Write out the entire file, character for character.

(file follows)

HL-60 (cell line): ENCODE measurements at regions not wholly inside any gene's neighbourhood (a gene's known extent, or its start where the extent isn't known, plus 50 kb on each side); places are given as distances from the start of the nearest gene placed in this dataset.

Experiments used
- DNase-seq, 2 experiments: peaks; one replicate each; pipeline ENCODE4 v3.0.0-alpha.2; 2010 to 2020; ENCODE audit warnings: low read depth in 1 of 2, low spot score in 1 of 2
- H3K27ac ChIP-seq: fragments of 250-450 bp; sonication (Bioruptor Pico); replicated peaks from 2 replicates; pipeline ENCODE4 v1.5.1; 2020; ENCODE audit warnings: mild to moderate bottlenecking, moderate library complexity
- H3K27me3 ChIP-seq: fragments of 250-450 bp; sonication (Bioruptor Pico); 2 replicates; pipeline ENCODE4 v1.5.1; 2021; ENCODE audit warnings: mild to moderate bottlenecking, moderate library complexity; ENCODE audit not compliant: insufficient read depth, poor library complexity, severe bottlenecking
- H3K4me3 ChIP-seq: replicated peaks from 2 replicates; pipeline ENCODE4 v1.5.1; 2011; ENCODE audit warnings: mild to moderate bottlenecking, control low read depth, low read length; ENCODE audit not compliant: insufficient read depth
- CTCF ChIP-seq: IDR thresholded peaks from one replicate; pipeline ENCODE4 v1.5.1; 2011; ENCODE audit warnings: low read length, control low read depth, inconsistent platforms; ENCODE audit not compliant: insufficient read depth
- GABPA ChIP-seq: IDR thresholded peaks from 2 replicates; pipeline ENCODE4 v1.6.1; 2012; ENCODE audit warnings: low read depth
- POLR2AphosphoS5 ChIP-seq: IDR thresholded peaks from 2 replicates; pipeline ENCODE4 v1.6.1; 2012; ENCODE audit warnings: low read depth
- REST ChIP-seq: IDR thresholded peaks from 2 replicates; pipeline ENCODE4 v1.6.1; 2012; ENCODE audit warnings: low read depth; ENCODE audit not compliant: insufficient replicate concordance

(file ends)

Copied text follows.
HL-60 (cell line): ENCODE measurements at regions not wholly inside any gene's neighbourhood (a gene's known extent, or its start where the extent isn't known, plus 50 kb on each side); places are given as distances from the start of the nearest gene placed in this dataset.

Experiments used
- DNase-seq, 2 experiments: peaks; one replicate each; pipeline ENCODE4 v3.0.0-alpha.2; 2010 to 2020; ENCODE audit warnings: low read depth in 1 of 2, low spot score in 1 of 2
- H3K27ac ChIP-seq: fragments of 250-450 bp; sonication (Bioruptor Pico); replicated peaks from 2 replicates; pipeline ENCODE4 v1.5.1; 2020; ENCODE audit warnings: mild to moderate bottlenecking, moderate library complexity
- H3K27me3 ChIP-seq: fragments of 250-450 bp; sonication (Bioruptor Pico); 2 replicates; pipeline ENCODE4 v1.5.1; 2021; ENCODE audit warnings: mild to moderate bottlenecking, moderate library complexity; ENCODE audit not compliant: insufficient read depth, poor library complexity, severe bottlenecking
- H3K4me3 ChIP-seq: replicated peaks from 2 replicates; pipeline ENCODE4 v1.5.1; 2011; ENCODE audit warnings: mild to moderate bottlenecking, control low read depth, low read length; ENCODE audit not compliant: insufficient read depth
- CTCF ChIP-seq: IDR thresholded peaks from one replicate; pipeline ENCODE4 v1.5.1; 2011; ENCODE audit warnings: low read length, control low read depth, inconsistent platforms; ENCODE audit not compliant: insufficient read depth
- GABPA ChIP-seq: IDR thresholded peaks from 2 replicates; pipeline ENCODE4 v1.6.1; 2012; ENCODE audit warnings: low read depth
- POLR2AphosphoS5 ChIP-seq: IDR thresholded peaks from 2 replicates; pipeline ENCODE4 v1.6.1; 2012; ENCODE audit warnings: low read depth
- REST ChIP-seq: IDR thresholded peaks from 2 replicates; pipeline ENCODE4 v1.6.1; 2012; ENCODE audit warnings: low read depth; ENCODE audit not compliant: insufficient replicate concordance